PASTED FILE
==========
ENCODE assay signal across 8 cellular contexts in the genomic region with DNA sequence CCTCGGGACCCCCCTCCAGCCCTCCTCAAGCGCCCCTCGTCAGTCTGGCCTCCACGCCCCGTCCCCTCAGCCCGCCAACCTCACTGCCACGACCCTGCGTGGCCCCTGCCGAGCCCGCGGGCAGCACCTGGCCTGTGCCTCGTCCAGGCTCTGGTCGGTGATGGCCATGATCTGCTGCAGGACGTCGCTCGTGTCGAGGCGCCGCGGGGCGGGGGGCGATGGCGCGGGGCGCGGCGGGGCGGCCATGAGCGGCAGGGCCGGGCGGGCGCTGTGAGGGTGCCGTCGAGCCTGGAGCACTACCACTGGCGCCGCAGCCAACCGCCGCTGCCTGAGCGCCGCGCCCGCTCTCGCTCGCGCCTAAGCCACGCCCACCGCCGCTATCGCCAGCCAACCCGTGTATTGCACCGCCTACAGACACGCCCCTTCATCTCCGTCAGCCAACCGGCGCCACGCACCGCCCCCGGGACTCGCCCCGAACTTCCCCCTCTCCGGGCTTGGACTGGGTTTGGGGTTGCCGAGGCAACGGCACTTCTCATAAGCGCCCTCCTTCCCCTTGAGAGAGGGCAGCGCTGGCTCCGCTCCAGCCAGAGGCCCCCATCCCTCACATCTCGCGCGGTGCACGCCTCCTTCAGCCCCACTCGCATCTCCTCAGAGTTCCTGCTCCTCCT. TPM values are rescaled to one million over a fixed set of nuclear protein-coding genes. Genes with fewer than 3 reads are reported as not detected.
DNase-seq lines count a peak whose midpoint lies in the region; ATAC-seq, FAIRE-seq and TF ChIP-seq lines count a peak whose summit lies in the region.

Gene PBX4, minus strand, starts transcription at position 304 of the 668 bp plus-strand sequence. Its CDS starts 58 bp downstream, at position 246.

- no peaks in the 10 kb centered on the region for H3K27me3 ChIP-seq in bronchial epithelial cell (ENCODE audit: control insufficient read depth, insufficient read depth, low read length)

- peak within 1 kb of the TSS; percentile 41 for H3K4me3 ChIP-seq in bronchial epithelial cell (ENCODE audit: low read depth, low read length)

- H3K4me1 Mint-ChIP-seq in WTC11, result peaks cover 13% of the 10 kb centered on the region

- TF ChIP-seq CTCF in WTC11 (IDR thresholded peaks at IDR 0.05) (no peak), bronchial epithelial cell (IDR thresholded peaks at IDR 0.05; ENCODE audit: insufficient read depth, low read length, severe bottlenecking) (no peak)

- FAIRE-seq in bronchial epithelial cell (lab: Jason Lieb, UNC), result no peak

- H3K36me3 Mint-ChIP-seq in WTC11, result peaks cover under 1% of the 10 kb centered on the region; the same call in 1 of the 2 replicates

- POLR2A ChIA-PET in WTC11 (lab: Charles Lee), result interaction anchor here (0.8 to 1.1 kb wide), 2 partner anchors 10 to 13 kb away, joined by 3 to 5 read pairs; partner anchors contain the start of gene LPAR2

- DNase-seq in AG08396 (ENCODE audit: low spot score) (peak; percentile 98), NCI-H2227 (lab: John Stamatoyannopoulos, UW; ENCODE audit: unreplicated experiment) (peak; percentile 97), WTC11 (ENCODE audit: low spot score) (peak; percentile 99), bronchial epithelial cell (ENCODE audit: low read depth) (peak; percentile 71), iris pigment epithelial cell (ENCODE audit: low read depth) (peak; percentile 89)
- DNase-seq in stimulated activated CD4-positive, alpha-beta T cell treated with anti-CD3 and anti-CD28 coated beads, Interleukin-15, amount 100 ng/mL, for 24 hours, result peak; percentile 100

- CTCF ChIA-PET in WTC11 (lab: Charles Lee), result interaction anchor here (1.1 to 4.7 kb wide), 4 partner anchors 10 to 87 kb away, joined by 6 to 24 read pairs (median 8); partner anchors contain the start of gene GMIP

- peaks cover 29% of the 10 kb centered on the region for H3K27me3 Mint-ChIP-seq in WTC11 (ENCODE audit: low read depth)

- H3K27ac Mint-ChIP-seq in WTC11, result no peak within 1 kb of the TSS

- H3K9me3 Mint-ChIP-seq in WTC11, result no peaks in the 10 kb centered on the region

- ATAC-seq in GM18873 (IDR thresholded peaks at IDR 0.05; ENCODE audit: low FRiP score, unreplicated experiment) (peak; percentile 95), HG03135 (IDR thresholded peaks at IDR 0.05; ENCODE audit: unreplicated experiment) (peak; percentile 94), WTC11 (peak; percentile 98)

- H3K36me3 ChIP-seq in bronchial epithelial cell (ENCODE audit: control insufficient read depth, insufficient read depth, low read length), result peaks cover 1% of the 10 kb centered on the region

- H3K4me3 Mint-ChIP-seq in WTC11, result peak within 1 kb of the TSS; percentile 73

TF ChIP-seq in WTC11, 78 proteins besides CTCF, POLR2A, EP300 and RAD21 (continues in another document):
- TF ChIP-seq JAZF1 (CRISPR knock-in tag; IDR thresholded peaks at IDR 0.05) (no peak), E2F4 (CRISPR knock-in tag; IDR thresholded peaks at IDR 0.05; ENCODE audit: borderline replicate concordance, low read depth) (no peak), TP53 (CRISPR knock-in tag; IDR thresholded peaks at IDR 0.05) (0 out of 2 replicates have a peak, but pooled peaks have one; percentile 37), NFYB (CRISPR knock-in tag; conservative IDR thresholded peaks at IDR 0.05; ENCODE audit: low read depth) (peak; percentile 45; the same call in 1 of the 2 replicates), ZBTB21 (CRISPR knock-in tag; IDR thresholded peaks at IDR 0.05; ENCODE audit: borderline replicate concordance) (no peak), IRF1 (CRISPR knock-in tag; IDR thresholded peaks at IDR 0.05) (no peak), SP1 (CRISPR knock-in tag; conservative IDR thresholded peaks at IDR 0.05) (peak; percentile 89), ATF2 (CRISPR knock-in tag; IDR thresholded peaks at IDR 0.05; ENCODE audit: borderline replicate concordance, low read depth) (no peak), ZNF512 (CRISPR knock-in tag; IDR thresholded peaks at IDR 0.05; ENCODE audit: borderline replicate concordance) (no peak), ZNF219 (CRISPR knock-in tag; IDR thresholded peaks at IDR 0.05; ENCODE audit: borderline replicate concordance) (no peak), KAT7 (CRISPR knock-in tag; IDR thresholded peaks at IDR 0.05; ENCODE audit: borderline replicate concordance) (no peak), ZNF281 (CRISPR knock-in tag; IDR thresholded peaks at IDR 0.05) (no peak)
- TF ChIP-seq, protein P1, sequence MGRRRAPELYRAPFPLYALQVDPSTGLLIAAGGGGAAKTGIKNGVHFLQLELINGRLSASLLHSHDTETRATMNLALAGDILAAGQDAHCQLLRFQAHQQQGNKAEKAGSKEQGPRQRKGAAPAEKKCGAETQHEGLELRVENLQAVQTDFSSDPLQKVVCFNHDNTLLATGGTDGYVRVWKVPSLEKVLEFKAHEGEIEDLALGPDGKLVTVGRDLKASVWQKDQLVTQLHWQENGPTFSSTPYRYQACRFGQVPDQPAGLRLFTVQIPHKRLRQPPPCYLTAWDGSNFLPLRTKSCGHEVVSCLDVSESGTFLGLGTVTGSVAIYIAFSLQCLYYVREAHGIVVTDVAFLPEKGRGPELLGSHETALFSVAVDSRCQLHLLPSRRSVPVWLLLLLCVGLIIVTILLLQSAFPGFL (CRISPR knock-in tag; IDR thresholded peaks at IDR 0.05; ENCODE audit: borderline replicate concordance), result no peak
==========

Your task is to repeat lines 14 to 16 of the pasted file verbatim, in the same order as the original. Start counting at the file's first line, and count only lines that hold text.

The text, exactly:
- peaks cover 29% of the 10 kb centered on the region for H3K27me3 Mint-ChIP-seq in WTC11 (ENCODE audit: low read depth)

- H3K27ac Mint-ChIP-seq in WTC11, result no peak within 1 kb of the TSS

- H3K9me3 Mint-ChIP-seq in WTC11, result no peaks in the 10 kb centered on the region